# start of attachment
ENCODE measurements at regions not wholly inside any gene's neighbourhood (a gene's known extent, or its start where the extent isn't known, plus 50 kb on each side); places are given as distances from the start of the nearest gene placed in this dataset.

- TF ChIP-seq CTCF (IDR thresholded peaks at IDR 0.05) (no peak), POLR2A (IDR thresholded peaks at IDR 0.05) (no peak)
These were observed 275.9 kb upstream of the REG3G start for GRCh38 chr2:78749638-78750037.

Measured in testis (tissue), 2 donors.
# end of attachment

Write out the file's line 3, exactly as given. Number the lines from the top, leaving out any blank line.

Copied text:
These were observed 275.9 kb upstream of the REG3G start for GRCh38 chr2:78749638-78750037.